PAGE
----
How might cashless structures facilitate financial inclusion in developing nations? Interestingly, mobile money accounts are popular among the banked in Sub-Saharan Africa: a third of all account holders – 12 percent of the adult population – reported having a mobile money account, compared to two percent of adults worldwide. Such a method of banking has great potential in reaching out to those previously excluded from traditional financial systems, especially the rural and the poor. It also helps that mobile money is cheaper than other cash alternatives – banking methods that do away with the need for physical branches are on average 19 percent cheaper than alternative services.
The Indian government has made significant improvements in financial inclusion by harmonising its biometric identification system with electronic payment programmes. Aadhaar, which was launched in 2009, consists of a 12-digit unique identification number issued to all Indian residents, based on their biometric and demographic information. Apart from requiring an Aadhaar number to open a bank account, the government can also pay public subsidies directly into Aadhaar-linked bank accounts through the Direct Benefit Transfer scheme. As of August 2017, more than 99% percent of adults above 18 years old – or 1.171 billion people – are enrolled in the Aadhaar system. Especially for a country with one of the largest populations in the world, such an innovation succeeds in accounting for its citizens, and integrating those who would have otherwise remained financially excluded.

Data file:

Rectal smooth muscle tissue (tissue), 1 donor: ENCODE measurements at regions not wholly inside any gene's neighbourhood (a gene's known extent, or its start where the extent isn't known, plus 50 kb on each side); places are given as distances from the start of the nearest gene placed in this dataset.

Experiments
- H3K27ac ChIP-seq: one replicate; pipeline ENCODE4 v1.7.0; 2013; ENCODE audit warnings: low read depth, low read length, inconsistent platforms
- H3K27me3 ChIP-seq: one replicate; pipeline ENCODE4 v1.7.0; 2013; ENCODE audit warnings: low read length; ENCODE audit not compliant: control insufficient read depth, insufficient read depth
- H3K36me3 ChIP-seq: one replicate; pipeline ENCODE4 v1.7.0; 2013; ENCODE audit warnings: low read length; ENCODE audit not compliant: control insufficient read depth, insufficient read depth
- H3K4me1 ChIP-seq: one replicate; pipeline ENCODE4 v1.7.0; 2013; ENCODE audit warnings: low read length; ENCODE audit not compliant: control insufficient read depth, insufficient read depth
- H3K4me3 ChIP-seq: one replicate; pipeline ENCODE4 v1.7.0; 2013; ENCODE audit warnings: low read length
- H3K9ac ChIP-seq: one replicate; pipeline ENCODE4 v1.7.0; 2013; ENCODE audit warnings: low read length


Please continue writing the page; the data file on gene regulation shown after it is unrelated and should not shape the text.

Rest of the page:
A cashless future
There is no denying that the future is a cashless one. Low hassle, efficient, and radical, the world is creeping towards a demonetised future, with capital and credit literally at its fingertips. A digitised system has great potential to integrate the poor – especially the previously unbanked and the formerly excluded – into a more inclusive, dynamic market economy. But how far are we willing to go in allowing cashless structures to dictate social outcomes? It is still on developing countries’ governments to make social welfare policy and the cashless economy compatible, to protect the vulnerable and insecure at risk of being left behind. Only then can a digital economy become truly, financially and socially, inclusive.